Department of Urology, University of Michigan, Ann Arbor, MI; Rogel Cancer Center, University of Michigan, Ann Arbor, MI; Michigan Center for Translational Pathology, University of Michigan, Ann Arbor, MI.

Objective: To evaluate the association of the MyProstateScore (MPS) urine test on the decision to undergo biopsy in men referred for prostate biopsy in urology practice.

Methods: MPS testing was offered as an alternative to immediate biopsy in men referred to the University of Michigan for prostate biopsy from October 2013 through October 2016. The primary endpoint was the decision to perform biopsy. The proportion of patients undergoing biopsy was compared to predicted risk scores from the Prostate Cancer Prevention Trial risk calculator (PCPTrc). Analyses were stratified by the use of multiparametric magnetic resonance imaging (mpMRI). The associations of PCPTrc, MPS, and mpMRI with the decision to undergo biopsy were explored in a multivariable logistic regression model.

Results: Of 248 patients, 134 (54%) proceeded to prostate biopsy. MPS was significantly higher in biopsied patients (median 29 vs14, P < .001). The use of biopsy was strongly associated with MPS, with biopsy rates of 26%, 38%, 58%, 90%, and 85% in the first through fifth quintiles, respectively (P < .001). MPS association with biopsy persisted upon stratification by mpMRI. On multivariable analysis, MPS was strongly associated with the decision to undergo biopsy when modeled as both a continuous (odds ratio [OR] 1.05, 95%; confidence interval [CI] 1.04-1.08; <.001) and binary (OR 7.76, 95%; CI 4.14-14.5; P < .001) variable.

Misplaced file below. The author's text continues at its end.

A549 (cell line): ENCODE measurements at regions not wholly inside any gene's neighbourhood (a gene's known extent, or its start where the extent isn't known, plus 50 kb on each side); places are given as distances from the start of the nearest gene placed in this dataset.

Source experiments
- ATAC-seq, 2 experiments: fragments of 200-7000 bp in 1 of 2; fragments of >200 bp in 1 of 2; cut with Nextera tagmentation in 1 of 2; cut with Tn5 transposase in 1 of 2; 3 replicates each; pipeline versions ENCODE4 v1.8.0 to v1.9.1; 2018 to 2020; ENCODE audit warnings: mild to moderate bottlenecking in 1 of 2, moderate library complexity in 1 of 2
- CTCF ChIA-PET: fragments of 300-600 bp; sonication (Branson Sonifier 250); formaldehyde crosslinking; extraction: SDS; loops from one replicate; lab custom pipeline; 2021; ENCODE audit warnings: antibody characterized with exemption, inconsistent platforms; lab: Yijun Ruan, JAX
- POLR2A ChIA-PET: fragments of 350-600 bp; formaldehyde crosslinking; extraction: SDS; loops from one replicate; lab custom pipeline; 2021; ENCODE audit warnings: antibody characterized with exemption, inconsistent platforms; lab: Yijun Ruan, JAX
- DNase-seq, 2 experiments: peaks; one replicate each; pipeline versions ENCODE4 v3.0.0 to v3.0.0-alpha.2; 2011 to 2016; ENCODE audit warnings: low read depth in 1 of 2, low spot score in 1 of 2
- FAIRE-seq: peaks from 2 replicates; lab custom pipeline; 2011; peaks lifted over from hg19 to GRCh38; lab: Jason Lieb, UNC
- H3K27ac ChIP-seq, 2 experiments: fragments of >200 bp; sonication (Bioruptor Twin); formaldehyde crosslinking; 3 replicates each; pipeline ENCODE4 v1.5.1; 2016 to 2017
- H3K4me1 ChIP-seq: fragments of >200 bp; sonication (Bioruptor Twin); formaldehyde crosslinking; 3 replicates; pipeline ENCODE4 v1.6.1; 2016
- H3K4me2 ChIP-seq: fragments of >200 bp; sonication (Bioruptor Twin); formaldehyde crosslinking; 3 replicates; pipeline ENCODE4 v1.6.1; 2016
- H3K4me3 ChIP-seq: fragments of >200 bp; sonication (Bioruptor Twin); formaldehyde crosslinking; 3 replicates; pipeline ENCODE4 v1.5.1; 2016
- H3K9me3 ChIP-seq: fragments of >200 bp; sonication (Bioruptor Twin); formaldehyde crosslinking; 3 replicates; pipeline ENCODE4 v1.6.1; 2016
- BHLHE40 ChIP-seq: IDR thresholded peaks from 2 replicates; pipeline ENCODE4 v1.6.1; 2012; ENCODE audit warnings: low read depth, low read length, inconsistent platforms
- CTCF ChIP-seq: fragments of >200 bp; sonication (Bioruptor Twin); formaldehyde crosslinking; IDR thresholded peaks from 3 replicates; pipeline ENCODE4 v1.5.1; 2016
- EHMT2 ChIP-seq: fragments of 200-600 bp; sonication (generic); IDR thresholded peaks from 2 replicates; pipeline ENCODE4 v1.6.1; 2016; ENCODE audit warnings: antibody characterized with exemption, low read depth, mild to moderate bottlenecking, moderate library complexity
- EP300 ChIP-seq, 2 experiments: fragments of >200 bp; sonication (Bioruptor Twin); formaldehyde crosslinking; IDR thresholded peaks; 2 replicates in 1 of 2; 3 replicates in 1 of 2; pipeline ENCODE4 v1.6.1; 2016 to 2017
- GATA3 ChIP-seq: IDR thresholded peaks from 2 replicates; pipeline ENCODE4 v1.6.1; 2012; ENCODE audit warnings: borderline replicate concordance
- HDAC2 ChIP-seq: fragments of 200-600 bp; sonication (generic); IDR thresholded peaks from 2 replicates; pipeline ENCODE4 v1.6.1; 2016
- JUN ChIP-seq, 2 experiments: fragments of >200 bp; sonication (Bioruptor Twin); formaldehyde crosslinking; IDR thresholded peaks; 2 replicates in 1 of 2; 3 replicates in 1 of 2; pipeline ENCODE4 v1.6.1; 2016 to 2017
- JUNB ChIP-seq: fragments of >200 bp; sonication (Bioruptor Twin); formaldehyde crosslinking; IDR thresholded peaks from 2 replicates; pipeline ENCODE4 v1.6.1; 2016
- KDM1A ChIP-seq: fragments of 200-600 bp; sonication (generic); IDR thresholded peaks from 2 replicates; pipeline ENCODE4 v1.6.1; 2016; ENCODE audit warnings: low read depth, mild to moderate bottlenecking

Conclusion: Many patients (46%) undergoing clinical MPS testing as an alternative to immediate prostate biopsy were able to avoid biopsy. Increasing MPS was strongly associated with biopsy rates. These findings were robust to use of mpMRI.
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http://dx.doi.org/10.1016/j.urology.2020.07.042DOI Listing
November 2020

Segregating patterns of copy number variations in extended autism spectrum disorder (ASD) pedigrees.

Am J Med Genet B Neuropsychiatr Genet 2020 07 6;183(5):268-276. Epub 2020 May 6.

Centre for Addiction and Mental Health, The Hospital for Sick Children & University of Toronto, Toronto, Ontario, Canada.